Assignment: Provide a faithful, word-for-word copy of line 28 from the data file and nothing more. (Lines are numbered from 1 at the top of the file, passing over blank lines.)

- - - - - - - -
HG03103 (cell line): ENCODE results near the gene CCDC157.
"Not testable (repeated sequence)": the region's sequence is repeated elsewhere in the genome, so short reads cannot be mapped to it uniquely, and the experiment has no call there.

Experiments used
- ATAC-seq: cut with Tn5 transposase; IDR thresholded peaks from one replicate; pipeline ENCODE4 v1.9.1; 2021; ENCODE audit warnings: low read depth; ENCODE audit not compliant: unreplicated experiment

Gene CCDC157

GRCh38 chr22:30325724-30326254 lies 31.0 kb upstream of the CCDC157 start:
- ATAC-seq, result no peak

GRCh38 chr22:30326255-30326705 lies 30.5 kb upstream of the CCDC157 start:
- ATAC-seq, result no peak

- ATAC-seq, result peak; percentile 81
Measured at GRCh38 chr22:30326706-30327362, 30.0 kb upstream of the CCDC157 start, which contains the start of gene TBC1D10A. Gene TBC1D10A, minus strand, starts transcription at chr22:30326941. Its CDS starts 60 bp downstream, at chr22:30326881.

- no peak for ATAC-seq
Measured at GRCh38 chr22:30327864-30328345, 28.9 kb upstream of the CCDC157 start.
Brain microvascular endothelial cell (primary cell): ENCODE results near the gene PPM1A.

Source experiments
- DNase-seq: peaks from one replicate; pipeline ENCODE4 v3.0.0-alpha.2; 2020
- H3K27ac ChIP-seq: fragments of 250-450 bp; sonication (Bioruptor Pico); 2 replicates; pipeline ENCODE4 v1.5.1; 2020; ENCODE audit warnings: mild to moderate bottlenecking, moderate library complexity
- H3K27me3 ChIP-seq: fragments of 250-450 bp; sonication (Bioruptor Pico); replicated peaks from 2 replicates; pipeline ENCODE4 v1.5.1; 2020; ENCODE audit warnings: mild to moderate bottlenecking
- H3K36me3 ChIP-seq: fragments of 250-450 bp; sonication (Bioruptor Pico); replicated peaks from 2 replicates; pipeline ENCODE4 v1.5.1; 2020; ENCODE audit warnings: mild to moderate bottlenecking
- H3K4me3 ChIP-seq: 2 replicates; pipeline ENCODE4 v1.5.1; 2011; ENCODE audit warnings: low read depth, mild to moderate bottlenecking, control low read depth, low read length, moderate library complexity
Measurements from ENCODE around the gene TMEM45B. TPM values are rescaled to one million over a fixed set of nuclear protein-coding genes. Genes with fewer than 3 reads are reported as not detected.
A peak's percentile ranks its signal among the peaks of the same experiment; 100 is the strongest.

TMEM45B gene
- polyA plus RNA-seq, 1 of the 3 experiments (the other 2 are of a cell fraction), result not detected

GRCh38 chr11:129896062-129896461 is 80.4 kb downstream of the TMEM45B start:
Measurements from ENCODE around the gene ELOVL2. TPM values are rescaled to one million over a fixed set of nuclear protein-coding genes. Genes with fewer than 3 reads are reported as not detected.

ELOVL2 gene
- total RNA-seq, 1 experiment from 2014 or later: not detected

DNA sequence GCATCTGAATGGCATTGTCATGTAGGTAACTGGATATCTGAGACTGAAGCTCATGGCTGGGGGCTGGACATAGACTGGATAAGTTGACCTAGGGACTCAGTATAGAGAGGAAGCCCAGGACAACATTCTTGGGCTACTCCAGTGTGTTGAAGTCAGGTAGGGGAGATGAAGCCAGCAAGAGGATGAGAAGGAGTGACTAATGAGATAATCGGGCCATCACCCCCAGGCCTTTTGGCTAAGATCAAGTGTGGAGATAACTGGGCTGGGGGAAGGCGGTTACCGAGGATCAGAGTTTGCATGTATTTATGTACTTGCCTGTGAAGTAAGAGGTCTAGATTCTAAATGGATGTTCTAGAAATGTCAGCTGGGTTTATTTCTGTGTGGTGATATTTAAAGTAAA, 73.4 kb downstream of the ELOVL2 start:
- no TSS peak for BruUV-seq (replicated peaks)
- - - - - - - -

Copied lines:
- total RNA-seq, 1 experiment from 2014 or later: not detected